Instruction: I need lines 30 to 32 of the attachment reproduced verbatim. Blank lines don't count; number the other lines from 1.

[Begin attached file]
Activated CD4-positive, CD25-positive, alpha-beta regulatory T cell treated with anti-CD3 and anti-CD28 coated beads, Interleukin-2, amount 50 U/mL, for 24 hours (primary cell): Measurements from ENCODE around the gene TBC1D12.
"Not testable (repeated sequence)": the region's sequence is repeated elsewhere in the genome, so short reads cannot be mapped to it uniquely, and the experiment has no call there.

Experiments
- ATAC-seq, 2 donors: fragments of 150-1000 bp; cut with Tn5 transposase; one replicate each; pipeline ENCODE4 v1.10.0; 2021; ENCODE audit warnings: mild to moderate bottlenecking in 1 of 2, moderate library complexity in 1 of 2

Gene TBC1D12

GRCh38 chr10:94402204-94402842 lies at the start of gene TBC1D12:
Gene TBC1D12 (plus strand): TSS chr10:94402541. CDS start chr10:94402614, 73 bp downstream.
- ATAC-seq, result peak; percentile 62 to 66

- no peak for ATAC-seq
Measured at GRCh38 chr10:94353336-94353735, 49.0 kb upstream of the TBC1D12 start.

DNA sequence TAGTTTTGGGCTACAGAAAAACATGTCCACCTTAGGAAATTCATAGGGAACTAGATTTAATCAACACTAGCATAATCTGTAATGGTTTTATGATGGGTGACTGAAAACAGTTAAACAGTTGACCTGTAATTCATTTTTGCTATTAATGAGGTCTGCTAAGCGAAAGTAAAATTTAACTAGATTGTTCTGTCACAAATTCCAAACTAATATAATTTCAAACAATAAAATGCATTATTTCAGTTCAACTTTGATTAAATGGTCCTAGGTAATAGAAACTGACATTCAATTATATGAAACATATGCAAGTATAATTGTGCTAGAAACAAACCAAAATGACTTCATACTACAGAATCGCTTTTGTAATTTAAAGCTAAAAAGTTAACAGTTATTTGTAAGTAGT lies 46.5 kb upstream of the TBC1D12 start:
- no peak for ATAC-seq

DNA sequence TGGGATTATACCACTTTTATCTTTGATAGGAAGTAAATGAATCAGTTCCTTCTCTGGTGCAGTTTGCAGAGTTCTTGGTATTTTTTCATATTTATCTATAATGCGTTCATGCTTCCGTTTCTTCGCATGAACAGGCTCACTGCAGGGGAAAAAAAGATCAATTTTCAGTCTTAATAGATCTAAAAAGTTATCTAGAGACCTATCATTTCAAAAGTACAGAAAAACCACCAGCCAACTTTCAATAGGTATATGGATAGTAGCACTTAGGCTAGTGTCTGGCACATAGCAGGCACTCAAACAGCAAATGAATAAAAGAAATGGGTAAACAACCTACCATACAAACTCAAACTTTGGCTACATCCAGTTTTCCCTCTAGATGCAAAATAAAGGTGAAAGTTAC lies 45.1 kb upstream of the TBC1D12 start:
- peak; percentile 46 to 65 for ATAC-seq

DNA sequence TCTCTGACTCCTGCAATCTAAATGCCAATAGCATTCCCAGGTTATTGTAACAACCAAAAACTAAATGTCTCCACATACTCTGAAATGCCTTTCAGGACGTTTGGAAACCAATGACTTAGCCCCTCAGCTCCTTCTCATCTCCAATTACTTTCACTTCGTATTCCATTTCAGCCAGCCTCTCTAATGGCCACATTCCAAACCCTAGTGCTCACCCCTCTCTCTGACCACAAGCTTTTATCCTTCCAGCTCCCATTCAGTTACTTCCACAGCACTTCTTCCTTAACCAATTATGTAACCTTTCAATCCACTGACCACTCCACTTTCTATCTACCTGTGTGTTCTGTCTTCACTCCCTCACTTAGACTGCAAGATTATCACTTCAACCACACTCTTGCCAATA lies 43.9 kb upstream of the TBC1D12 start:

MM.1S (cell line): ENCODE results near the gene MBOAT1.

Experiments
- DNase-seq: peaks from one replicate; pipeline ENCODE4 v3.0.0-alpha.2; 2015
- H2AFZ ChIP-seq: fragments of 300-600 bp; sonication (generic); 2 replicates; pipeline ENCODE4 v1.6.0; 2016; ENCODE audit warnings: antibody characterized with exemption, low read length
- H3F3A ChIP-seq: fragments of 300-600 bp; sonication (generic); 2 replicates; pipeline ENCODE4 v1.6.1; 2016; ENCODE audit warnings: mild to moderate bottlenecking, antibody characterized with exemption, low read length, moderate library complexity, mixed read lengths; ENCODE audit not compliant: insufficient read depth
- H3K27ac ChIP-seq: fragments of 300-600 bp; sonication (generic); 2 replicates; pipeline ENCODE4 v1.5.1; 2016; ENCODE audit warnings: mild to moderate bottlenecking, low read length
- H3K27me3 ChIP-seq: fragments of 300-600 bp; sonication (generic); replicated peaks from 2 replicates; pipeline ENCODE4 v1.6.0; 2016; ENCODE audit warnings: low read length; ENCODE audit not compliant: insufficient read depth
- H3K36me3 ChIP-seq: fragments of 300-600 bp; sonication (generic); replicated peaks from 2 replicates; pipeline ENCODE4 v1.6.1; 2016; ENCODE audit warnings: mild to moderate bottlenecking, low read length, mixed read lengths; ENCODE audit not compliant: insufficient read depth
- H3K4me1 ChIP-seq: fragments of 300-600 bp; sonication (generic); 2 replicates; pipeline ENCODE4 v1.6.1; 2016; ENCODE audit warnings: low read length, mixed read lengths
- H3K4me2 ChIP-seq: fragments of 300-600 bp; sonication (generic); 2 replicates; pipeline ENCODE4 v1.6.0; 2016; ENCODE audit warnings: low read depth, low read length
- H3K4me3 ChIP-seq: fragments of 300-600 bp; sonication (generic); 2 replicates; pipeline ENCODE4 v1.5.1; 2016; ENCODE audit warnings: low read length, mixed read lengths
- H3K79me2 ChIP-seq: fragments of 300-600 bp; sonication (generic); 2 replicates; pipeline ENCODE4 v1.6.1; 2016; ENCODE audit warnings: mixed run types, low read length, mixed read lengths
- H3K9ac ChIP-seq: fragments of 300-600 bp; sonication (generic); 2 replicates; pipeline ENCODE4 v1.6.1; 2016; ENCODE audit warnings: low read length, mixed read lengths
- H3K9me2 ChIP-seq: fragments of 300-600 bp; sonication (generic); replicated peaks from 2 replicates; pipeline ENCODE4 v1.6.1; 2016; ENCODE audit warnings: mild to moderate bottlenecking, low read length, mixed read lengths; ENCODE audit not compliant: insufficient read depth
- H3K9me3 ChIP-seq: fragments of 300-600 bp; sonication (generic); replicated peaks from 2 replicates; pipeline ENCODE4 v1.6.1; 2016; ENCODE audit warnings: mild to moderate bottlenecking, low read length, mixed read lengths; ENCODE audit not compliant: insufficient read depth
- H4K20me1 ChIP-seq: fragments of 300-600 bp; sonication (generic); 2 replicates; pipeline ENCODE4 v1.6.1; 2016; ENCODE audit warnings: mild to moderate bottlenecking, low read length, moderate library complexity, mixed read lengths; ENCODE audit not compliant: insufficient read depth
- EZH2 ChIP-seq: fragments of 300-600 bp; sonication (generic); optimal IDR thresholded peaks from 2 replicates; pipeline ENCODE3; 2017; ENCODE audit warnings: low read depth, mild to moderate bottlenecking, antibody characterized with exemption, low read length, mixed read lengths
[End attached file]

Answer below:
- H3K9me3 ChIP-seq: fragments of 300-600 bp; sonication (generic); replicated peaks from 2 replicates; pipeline ENCODE4 v1.6.1; 2016; ENCODE audit warnings: mild to moderate bottlenecking, low read length, mixed read lengths; ENCODE audit not compliant: insufficient read depth
- H4K20me1 ChIP-seq: fragments of 300-600 bp; sonication (generic); 2 replicates; pipeline ENCODE4 v1.6.1; 2016; ENCODE audit warnings: mild to moderate bottlenecking, low read length, moderate library complexity, mixed read lengths; ENCODE audit not compliant: insufficient read depth
- EZH2 ChIP-seq: fragments of 300-600 bp; sonication (generic); optimal IDR thresholded peaks from 2 replicates; pipeline ENCODE3; 2017; ENCODE audit warnings: low read depth, mild to moderate bottlenecking, antibody characterized with exemption, low read length, mixed read lengths